I’m always super excited about a new year because I love watching my favorite juniors reach the senior ranks and seeing how they end up contributing to teams. Some will fade and quietly retire, but many will reach their peak and explode onto the scene and become legends in the sport. Who will this year’s future legends be?
Over the next few months I’ll introduce you to some of the strongest new seniors from all over the world, gymnasts who have the potential to either be superstars in smaller programs or otherwise contribute to teams already well-established.
The first gymnast on my list is Lynn Genhart of Switzerland, the 15-year-old who loves skiing, listening to audio books, and shopping, and who shocked the world with her silver medal in the all-around at last year’s European Championships.
This quad, the Swiss team could be one of the fastest-rising teams on the international scene. With Olympic vault medalist Giulia Steingruber planning on sticking around and a core group of super talented juniors rising up over the next couple of years, the Swiss women have a shot at bringing their first full team to the Olympic Games since 1984 after missing out by only two points this year.
Lynn could very well be a part of that magic. She’s actually still quite new on the international scene, reaching the junior elite level in 2015, where her only major competitive experience was the European Youth Olympic Festival. In Tbilisi, Lynn had a rough day on beam in qualifications and scored only a 46.15 all-around. Her teammates Thea Brogli and Livia Schmid, also a new senior this year, both qualified into a couple of finals, but Lynn, then only 13, was done after her first day.
Cut to Bern last spring, where every ounce of attention was on Giulia, the face of Euros, her image splashed all over the city as she claimed the gold medals on vault and floor. Swiss fans loved watching their former and future Olympian take the stage, but the Swiss juniors caught some of their attention as well after finishing sixth as a team ahead of traditionally stronger programs like Germany, Belgium, and the Netherlands.
All four Swiss juniors who competed — Anina Wildi, Leonie Meier, and Livia Schmid alongside Lynn– finished in the top 18 in the all-around, with Anina and Lynn moving on to the all-around final while Leonie and Livia each made an event final. This was a huge deal for Switzerland, and so the local fans there for Giulia adopted the younger kids into their hearts, turning up in droves to cheer them on in finals.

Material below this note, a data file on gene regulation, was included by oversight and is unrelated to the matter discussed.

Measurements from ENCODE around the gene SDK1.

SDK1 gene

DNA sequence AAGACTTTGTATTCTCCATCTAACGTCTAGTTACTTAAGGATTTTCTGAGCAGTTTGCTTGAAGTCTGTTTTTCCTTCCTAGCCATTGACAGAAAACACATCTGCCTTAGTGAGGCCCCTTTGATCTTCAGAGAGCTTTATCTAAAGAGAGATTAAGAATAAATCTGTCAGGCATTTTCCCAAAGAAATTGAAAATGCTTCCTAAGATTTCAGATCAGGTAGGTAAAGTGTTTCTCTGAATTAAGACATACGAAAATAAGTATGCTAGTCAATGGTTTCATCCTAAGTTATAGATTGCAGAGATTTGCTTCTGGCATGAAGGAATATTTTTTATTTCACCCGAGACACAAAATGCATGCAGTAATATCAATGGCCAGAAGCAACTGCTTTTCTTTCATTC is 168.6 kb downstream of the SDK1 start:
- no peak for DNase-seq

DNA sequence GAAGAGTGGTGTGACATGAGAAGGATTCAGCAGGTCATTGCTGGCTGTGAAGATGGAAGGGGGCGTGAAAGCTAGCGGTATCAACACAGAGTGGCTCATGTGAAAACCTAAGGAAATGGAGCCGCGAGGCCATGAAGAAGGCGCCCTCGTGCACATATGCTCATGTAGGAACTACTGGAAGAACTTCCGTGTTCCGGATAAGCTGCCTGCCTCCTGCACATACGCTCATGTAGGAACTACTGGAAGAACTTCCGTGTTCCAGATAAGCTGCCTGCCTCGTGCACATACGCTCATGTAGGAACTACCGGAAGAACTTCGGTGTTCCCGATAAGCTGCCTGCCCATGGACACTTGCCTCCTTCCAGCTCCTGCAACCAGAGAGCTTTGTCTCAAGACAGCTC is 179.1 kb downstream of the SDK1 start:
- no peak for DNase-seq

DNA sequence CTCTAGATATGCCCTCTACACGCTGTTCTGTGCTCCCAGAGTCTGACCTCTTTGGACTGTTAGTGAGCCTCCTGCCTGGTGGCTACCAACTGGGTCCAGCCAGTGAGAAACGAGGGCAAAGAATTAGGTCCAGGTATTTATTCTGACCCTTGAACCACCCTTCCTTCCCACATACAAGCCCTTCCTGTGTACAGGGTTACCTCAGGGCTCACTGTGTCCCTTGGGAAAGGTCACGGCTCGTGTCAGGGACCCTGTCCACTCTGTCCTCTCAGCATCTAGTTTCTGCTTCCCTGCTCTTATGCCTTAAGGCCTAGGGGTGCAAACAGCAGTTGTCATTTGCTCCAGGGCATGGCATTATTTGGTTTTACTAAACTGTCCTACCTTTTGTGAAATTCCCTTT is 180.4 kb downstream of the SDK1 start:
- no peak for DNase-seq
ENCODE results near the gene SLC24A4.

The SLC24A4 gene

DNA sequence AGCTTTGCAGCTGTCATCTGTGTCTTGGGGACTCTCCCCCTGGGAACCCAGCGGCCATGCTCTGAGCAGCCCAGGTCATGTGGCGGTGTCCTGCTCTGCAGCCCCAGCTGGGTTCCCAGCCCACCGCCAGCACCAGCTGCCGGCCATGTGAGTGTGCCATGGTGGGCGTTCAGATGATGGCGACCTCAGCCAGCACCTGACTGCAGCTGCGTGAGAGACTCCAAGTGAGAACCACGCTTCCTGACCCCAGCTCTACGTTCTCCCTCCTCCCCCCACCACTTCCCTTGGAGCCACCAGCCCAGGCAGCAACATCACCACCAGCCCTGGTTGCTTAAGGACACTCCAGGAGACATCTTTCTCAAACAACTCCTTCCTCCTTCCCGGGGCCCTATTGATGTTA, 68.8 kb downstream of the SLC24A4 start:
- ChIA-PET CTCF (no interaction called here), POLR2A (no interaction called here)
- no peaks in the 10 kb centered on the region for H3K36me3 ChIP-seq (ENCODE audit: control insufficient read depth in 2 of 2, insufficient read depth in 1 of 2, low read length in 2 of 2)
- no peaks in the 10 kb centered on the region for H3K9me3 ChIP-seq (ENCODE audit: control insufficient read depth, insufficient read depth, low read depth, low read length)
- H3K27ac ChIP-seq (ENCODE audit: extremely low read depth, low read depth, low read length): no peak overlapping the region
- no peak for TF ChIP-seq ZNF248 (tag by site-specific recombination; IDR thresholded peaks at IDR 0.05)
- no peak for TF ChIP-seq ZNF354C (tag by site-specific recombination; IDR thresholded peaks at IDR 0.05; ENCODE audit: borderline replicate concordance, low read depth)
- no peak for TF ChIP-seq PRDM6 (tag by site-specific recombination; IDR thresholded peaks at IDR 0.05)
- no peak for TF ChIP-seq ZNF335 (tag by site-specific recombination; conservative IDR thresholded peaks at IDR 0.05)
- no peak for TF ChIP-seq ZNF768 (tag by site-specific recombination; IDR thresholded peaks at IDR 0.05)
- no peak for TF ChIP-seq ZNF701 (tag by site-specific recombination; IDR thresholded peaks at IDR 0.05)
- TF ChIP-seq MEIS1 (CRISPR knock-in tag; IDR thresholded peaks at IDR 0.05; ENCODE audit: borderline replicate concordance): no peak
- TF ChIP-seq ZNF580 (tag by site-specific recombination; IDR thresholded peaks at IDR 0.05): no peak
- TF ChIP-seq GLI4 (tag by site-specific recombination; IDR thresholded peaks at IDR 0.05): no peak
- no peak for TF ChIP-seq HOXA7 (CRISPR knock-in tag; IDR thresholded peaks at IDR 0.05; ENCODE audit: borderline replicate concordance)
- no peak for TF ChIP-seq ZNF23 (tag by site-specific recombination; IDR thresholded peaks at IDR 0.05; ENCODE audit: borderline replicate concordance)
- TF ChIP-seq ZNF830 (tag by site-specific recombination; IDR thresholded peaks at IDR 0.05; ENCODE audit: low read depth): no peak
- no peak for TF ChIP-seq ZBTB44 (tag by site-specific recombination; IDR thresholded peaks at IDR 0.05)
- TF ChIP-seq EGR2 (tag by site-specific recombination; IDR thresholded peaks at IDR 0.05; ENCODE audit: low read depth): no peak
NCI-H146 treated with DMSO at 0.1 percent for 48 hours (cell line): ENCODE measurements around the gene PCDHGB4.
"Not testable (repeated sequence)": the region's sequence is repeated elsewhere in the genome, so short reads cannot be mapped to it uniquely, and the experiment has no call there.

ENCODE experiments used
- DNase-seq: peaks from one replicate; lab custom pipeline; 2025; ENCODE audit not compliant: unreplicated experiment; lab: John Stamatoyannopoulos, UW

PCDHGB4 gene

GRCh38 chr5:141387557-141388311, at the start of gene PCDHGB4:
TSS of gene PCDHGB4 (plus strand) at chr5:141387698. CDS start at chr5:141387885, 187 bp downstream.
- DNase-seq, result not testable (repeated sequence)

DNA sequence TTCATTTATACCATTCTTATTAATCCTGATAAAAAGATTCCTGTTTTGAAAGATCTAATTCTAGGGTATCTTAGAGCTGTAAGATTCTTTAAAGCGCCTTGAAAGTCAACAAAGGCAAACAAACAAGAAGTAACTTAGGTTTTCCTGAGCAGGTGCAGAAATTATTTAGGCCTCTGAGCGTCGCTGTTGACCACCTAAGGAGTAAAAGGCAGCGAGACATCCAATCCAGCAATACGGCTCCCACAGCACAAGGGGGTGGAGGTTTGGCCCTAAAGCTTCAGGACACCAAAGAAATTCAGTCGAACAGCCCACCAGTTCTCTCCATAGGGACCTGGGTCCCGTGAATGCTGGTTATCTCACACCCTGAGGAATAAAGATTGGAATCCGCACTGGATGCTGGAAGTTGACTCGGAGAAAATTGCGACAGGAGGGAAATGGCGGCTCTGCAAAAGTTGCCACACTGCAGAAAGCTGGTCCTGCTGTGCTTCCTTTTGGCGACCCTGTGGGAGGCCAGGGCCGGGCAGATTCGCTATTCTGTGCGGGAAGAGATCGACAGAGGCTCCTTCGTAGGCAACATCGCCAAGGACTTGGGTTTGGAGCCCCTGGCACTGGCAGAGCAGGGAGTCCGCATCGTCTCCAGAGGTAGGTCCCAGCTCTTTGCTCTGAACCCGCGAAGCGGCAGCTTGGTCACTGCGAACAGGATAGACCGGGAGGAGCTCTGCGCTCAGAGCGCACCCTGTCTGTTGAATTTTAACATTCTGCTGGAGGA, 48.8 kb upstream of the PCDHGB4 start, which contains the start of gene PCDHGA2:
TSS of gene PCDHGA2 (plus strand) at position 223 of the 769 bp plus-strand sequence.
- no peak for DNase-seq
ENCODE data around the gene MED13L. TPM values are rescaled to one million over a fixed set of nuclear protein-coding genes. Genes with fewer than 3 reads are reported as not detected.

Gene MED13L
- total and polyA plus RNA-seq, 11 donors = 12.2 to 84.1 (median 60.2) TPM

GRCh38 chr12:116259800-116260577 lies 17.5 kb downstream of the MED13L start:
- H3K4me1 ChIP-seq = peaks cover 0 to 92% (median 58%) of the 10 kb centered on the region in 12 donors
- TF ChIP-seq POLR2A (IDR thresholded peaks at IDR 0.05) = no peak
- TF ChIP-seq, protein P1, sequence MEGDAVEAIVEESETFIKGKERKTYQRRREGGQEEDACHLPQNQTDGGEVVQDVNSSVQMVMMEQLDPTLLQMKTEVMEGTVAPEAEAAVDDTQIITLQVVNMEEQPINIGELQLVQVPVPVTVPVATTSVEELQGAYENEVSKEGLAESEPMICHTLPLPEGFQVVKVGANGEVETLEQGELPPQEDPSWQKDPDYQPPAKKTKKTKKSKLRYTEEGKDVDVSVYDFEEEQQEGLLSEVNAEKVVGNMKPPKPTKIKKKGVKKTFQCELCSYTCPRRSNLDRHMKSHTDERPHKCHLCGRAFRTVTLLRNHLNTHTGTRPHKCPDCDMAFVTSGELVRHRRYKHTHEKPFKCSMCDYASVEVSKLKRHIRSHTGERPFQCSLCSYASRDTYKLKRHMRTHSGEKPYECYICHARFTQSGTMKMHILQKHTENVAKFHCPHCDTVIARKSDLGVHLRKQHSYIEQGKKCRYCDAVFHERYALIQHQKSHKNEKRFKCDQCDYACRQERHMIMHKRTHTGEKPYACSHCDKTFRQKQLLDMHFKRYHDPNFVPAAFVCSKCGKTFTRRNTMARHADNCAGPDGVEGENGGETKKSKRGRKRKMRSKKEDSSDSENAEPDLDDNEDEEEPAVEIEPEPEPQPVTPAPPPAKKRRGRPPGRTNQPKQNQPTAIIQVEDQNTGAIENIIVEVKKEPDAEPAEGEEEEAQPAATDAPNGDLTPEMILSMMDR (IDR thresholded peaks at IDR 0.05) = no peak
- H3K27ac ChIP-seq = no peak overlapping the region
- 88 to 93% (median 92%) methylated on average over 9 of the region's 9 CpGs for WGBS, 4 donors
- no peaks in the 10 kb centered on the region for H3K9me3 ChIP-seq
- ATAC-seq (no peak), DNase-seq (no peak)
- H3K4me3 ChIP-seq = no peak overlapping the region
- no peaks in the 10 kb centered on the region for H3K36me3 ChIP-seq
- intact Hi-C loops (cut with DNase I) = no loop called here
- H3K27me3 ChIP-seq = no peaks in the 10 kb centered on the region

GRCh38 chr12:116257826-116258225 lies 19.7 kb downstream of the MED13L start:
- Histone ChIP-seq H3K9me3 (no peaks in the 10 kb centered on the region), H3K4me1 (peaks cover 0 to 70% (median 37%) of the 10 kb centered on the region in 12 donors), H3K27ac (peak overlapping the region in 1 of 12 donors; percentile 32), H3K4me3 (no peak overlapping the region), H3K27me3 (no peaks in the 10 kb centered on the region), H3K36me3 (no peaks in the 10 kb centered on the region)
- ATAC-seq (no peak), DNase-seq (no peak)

Now admittedly, the all-around final was a bit of a mess. Many of the top contenders for the podium had falls and other dramas, but Lynn was unfazed. She sailed through her performance that day, and finished second on the podium just two tenths behind the young Russian star Elena Eremina, making for a huge celebration in Bern as she became the first Swiss junior in history to medal at European Championships.
Beginning on beam, never an easy task, Lynn showed big skills like a Y turn, a triple series finished off with a layout stepout, and a rarely-done tour jeté half, all performed confidently. She went out-of-bounds on her lower-difficulty floor, but came back with a superb Yurchenko full and then hit her bars routine out of the park, showing only minor form errors before sticking her big double layout, saluting with a grin, and waving to the screaming crowd.
“Wirklich damit gerechnet hat niemand!” The fans and press said at the arena. “No one really expected this.” It was a huge moment for Switzerland, but an even bigger moment for Lynn, who saw so much improvement in the ten months since the EYOF. She raised her all-around score by eight points, and proved that while she didn’t come in as one of the big names with flashy routines, a solid performance is sometimes all you need to make it through.
Lynn performed another exceptional bars routine in the event final, getting a 13.433 to place fifth. The following week, she competed only bars and beam at the Swiss Junior Championships, not showing her best work but after her week in Bern, I’m pretty sure she was off the hook.
Later that summer, Lynn got some horrible news. One of her coaches, François de Saint-Martin, shockingly passed away after a heart attack at the age of 49. François, who coached in France for most of his life in addition to working with the Swiss national team beginning in 2014, played a big role in Lynn’s development and success as an athlete, and was there with her when she won her medal in Bern.
It’s unimaginably sad that he won’t be there with Lynn as she continues moving forward in her journey, but if anything, Lynn showed that as a gymnast, she’s a fighter. She has it in her to reach even her most difficult goals, and I’m sure as she climbs to even bigger heights in the coming years, François will be in her heart the whole way through.
This year, Lynn hopes for more success at Euros before earning a spot at worlds. Turning 16 in November, she’s one of the younger new seniors this year, and compared to many other seniors she’s still wildly inexperienced, but she can make up for that this year with a few world cup performances and friendly meets.
Bars and beam are her favorite events, and she’s at her best on both, which bodes extremely well for her when it comes to making international teams, as Switzerland has struggled on both in the past. Her difficulty is still somewhat low, but that shouldn’t limit her at this point in the quad. With a few upgrades each year, she could be a major player by 2020, when she will hopefully make her Olympic dreams come true, possibly with her teammates by her side.
Article by Lauren Hopkins